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Home Improvement 2006  

Getting it done

  Whether you're going with a pro or doing it yourself, here's expert advice to bring your plan to reality.
Hot new stuff for the home handyman

Ask a building-products pro what's new and wonderful in the world of products for do-it-yourselfers, and, unless he has an endorsement deal that requires him to wax poetic about self-closing toilet lids, the chances are very good the first words out of his mouth will be "cordless tools."

Cordless tools themselves have been around for a while, but what's new is the variety, the power and the battery life. If you think your cordless drill is wonderful, check out cordless circular saws, impact wrenches, rotary hammers, planers, routers, nailers and screw guns. Those are just a few of the tools now available. The newest professional-grade tools are of the 36-volt variety, more than double the power of many of the products currently on the market.

"To be able to have the freedom from the cords with a reciprocal saw and a circular saw is great," says Jeff Wilson, a television host for both DIY Network and HGTV. "They come with two or three batteries so you can keep swapping them out. This summer, I was using my old Makita drill and it kept running out of juice."

Ed Del Grande, a master plumber and contractor and host of several DIY Network shows, including "Ed the Plumber," is another huge fan of the new wave of cordless tools, which use lithium batteries to power larger tools and hold charges longer.

"The newer ones will run full power until it goes off," he says. "It's not that steady declining we used to have."

Plus, he says, some battery chargers are now also radios.

"If you're looking for a new battery," he says, "just follow the music."

If there's a drawback to a big power tool with a big battery, it's the weight, says Thomas Winter, receiving manager at Lowe's Home Improvement in Sandy Springs, Ga. For the general homeowner, he recommends a bare minimum of 12 volts of power but prefers at least 14 volts. You can use that level of power for any project, from hanging miniblinds to building a deck.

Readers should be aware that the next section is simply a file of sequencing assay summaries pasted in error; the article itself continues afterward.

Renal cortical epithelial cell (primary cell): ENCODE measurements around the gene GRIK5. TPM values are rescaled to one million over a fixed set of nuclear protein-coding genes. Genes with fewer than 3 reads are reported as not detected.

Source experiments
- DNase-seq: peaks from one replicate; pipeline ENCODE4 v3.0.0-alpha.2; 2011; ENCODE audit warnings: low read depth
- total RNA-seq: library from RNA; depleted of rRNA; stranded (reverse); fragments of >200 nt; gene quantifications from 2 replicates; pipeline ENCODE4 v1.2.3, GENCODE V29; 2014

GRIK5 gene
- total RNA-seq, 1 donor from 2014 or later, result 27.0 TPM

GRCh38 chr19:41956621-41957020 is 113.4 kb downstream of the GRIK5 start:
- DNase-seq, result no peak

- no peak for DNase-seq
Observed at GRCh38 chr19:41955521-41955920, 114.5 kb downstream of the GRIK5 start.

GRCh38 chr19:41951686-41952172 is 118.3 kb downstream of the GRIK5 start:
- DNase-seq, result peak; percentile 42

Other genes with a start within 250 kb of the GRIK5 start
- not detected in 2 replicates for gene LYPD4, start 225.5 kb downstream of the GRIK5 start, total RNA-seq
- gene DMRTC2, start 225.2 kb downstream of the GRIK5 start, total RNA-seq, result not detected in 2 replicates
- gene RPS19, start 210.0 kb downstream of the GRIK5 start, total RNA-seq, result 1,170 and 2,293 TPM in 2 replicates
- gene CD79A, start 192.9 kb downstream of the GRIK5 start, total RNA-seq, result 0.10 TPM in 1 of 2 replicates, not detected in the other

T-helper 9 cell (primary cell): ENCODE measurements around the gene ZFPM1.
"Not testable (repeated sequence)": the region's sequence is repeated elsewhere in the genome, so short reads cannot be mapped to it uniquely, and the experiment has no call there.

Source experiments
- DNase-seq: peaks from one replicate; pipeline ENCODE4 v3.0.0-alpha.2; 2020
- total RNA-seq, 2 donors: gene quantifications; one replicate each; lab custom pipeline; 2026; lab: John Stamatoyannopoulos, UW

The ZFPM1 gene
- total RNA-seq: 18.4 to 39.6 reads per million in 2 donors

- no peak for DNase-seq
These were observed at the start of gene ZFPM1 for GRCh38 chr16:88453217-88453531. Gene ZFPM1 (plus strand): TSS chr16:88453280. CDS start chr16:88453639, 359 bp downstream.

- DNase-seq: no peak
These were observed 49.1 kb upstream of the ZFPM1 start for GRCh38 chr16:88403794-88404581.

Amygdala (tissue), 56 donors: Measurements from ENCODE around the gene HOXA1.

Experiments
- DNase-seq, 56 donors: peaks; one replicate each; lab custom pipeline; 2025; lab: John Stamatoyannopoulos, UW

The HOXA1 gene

Another popular item in the area of tools is the laser level, Winter says.

"It's fairly universal," he says. "You can lay tile or hang pictures with them."

Some are single-position, providing one line, while others shoot additional lines of light left to right, floor to ceiling or even around corners. Some also have stud finders and tape measures built in, and some will stick to the wall or hang from a pin for hands-free use.

Here are some items from other product categories the pros mentioned:

Painting kits. Ten years ago, there were artists' schools for faux finishing, Del Grande says. The first time he saw it done, he says it was like watching someone paint a canvas. Now, there are kits for do-it-yourselfers with textured rollers that make quick work of the project and look pretty darned good. "I never thought a DIYer would come close," Del Grande says, "but it looks pretty decent, unless you're comparing it side by side, and then the difference would be obvious."

Flooring. The biggest advance in flooring in recent years, Del Grande says, is pre-finished hardwood floors.

"You don't even have to empty the room to put them down," he says. "The finishes are put on in a controlled environment, and they're just gorgeous."

Installing hardwood floors is still a job that's primarily tackled by professionals. Not so with hardwood laminates, which provide a reasonable substitute at a much lower cost. Plus, most people can install the laminates themselves.

Interior designer and author Sharon Hanby-Robie says she was "against the stuff five years ago," but with improvements in the product -- it now looks more like wood and it's quieter -- she's a convert. "I've done so much of it throughout the entire home," she says. "It's amazing. It's doing a much better job of looking like wood than looking like a piece of plastic."

-- Posted: April 12, 2006
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